Sunday, January 26, 2003
I learned to ski when I was 6, just outside of Minneapolis at a place called Afton Alps.
The mountain was so big and the runs were so long, and when I finally stopped falling, I had a pretty good time.
Had I known this story would generate so much laughter in a dormitory lounge during my freshman year of college, I might not have told it. But afterwards, a couple of friends, feeling generous and a tad bit sorry for me, offered to take me to Colorado for spring break.
Finally, after 12 years of believing man-made snow and groomed trails were the best the country had to offer, I saw the Rocky Mountains.
I came back to Colorado every year after that, skiing at Keystone, Breckenridge and Vail, vowing that after graduation I would move out West to enjoy the mountains year-round.
In April, I came to Steamboat. When I signed up for my season pass in the fall, I couldn't wait for the chance to ski a couple times a week and really get good. On my first day up, about 7 inches of powder greeted me at the top of Rudi's Run.
I pushed off and fell about three feet down the run -- and about three feet after that, and about three feet after that. I decided pretty quickly that I hated powder. My aversion quickly changed into a longing for it, however, as over the next two months I continued to improve, moving from blue runs to black runs to the occasional black run with bumps.
A couple weeks ago, however, I came to a crossroads in my life -- stick with skis or pick up a snowboard. I loved skiing, but I longed to ride.
My friend Christine would start runs with me, but would inevitably disappear into the trees on her board.
When she came back out, her smile spoke volumes. She encouraged me to try, saying she'd picked it up quickly and I would, too. Impatience was the only thing standing in my way. I wasn't sure if I could handle the learning process, and I didn't know if I wanted to.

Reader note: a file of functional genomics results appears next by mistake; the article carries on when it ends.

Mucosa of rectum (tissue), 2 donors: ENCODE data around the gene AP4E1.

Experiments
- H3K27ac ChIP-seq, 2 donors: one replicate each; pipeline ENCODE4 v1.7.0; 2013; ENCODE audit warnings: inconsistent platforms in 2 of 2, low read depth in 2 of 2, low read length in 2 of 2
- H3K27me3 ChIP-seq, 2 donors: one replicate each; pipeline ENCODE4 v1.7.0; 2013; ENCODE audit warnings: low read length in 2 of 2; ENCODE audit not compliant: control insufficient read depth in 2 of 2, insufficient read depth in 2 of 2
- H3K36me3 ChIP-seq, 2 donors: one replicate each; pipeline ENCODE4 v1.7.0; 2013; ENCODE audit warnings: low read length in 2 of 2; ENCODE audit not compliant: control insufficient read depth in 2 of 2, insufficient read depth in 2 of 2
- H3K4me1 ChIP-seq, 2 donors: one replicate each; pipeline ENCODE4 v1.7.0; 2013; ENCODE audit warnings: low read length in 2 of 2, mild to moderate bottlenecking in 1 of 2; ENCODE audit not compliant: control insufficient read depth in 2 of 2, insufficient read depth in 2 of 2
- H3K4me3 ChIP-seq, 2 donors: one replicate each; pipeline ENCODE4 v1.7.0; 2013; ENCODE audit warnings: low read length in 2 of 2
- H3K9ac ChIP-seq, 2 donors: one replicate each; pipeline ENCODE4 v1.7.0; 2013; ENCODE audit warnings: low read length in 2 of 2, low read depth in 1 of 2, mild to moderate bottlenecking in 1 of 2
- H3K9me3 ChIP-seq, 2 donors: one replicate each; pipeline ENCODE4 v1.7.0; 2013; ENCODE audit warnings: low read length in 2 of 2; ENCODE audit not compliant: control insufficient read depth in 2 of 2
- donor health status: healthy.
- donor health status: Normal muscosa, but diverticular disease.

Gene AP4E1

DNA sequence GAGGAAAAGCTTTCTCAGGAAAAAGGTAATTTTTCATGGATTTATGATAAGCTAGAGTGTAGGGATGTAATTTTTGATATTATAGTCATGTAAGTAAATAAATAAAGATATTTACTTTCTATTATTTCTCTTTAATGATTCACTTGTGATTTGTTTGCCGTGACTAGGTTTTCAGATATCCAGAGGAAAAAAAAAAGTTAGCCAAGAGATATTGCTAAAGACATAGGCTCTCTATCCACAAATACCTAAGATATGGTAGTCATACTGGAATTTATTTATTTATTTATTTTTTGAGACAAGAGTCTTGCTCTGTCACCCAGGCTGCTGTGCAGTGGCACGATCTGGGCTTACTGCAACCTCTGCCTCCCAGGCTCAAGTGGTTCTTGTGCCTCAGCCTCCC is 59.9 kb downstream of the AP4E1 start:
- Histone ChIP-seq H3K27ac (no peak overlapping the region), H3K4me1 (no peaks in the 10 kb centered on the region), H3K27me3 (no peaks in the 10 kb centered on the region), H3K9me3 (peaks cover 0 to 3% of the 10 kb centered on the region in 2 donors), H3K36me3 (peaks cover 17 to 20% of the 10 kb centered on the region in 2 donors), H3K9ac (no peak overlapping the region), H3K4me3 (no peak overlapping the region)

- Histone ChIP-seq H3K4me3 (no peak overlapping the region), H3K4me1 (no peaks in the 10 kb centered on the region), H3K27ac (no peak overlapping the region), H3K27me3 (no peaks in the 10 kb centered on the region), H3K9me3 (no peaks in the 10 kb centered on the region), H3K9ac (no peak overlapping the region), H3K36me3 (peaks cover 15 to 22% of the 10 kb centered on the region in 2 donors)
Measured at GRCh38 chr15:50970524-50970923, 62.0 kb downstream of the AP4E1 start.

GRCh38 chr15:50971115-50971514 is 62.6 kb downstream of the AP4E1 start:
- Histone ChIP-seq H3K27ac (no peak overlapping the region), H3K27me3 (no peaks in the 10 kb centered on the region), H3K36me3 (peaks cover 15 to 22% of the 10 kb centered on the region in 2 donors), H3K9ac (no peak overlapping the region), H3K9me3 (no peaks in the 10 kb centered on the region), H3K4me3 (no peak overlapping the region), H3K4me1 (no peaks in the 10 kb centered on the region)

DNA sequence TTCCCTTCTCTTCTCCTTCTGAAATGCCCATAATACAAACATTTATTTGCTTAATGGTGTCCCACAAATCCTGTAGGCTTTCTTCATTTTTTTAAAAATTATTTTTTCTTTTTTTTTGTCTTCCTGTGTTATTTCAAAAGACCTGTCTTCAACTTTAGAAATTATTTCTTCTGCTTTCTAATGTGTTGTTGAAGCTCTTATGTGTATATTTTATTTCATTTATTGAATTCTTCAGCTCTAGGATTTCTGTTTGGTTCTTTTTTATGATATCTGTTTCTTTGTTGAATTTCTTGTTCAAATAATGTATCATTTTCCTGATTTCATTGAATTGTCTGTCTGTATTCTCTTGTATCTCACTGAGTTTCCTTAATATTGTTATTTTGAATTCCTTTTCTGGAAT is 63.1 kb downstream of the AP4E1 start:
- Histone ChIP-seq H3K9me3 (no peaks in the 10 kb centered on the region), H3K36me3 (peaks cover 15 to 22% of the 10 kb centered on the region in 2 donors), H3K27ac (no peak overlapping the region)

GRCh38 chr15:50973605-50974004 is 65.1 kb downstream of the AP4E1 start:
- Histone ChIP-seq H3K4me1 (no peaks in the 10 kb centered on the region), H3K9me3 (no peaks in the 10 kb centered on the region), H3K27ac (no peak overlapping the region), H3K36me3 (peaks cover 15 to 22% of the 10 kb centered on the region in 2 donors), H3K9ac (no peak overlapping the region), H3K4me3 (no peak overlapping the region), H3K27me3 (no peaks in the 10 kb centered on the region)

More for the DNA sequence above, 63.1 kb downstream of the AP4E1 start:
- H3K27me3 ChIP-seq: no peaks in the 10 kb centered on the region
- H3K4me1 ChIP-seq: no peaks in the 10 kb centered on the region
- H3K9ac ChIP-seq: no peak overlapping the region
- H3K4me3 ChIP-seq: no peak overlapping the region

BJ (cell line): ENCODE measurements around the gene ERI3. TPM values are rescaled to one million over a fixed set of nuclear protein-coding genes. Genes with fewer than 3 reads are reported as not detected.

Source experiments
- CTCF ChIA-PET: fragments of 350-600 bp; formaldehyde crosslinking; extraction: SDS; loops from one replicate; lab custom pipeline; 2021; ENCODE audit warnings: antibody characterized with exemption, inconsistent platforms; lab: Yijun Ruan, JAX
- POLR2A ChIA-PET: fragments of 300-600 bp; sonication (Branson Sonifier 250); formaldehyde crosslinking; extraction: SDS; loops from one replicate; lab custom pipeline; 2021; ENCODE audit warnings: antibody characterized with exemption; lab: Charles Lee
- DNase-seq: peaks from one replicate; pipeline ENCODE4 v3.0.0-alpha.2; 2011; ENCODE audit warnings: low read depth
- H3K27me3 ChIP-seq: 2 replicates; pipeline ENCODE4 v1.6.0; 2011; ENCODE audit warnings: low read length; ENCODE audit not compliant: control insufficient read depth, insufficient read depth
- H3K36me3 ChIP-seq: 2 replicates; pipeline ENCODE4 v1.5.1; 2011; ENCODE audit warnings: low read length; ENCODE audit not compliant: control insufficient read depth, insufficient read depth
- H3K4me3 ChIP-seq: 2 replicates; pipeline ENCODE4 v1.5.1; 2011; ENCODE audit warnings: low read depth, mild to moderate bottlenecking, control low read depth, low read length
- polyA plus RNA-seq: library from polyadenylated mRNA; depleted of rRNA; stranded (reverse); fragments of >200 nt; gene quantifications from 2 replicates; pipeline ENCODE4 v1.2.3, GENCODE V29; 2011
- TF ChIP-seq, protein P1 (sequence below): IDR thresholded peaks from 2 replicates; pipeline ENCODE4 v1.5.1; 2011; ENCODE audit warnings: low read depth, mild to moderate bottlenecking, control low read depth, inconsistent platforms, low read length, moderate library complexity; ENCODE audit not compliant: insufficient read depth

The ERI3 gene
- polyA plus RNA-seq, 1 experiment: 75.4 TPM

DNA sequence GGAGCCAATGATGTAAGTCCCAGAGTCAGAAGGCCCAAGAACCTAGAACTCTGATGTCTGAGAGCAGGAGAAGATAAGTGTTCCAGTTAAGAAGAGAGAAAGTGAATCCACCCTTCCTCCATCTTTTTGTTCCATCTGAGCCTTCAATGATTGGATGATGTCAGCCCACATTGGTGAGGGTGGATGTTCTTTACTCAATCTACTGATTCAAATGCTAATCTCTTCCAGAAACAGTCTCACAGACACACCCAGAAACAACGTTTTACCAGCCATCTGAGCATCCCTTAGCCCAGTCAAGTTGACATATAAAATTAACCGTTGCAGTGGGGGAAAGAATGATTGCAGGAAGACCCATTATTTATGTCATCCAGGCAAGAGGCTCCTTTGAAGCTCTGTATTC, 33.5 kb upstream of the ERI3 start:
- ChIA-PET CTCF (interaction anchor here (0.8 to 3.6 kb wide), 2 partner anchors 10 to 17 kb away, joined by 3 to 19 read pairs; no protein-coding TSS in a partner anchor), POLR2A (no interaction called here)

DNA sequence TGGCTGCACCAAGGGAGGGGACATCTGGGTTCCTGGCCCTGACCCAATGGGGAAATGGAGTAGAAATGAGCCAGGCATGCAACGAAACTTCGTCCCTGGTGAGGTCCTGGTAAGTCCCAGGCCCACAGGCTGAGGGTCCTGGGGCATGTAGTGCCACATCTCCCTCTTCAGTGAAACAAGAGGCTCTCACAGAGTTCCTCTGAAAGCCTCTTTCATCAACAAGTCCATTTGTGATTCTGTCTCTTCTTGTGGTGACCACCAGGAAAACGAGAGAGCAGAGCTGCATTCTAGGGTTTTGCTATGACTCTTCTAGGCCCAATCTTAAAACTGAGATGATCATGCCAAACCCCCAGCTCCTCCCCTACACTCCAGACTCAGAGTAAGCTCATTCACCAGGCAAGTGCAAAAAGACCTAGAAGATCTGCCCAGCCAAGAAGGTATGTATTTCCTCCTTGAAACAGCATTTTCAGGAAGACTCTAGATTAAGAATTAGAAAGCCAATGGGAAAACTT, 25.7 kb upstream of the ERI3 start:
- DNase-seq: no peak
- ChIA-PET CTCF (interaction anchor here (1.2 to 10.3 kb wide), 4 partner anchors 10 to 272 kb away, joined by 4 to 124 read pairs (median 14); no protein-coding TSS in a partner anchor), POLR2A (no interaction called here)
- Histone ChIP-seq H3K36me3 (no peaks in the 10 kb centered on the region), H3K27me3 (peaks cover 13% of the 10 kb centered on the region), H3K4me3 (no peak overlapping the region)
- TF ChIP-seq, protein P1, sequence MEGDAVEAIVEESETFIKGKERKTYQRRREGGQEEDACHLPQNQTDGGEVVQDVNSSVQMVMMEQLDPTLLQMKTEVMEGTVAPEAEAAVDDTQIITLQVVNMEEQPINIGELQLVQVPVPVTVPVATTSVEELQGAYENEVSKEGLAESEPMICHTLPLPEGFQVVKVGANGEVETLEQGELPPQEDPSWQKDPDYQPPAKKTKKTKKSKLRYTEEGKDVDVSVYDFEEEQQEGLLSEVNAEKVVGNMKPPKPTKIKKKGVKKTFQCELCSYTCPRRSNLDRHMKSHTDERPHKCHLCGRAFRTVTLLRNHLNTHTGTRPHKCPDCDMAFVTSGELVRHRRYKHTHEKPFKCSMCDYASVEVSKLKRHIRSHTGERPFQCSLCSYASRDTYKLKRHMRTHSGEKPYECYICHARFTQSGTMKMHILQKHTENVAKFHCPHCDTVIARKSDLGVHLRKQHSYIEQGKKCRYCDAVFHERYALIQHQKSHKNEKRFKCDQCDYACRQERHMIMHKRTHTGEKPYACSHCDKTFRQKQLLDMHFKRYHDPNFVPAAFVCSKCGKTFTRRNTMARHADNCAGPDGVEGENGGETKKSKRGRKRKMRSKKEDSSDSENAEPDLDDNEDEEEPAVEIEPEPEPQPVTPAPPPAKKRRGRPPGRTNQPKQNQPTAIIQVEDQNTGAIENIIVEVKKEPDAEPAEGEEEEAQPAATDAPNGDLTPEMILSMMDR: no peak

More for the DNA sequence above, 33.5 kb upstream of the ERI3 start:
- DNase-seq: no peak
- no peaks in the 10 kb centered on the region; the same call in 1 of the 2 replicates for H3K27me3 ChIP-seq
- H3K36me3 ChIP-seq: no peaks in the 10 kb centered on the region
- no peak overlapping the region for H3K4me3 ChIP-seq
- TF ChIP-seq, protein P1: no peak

Then I had one of those days. I woke up, looked around and realized it would be foolish of me not to take advantage of the place I lived and challenge myself for the first time in years. So I enrolled in a locals' snowboarding clinic, determined to learn to ride. Repeated falls were met with slow improvement and occasional, envious glances over at skiers carving down to Gondola Square with ease.
I grew frustrated. Going into the clinic, I expected to eat snow but I thought I would eventually learn. With one day left in my weeklong class, I wasn't so sure anymore.
Suddenly, everything clicked. Thank goodness because it was the last day of the clinic. Somewhere over on Rainbow, I got heel side. I got toe side. I figured out how to switch from one to the other.
I still fell -- a lot -- but the pain in my knees and left thigh didn't seem as sharp as I carved my way down the mountain, wearing the same smile Christine wore every time she emerged from the barren aspens.
Setting a goal and accomplishing it never grows old even as a person grows older.
And now I have a new story to tell. When I was 24, I learned to ride at a resort called Steamboat with real mountains and runs that stretched beyond human eyesight. And even though I haven't stopped falling, I'm having a pretty good time and laughing at myself.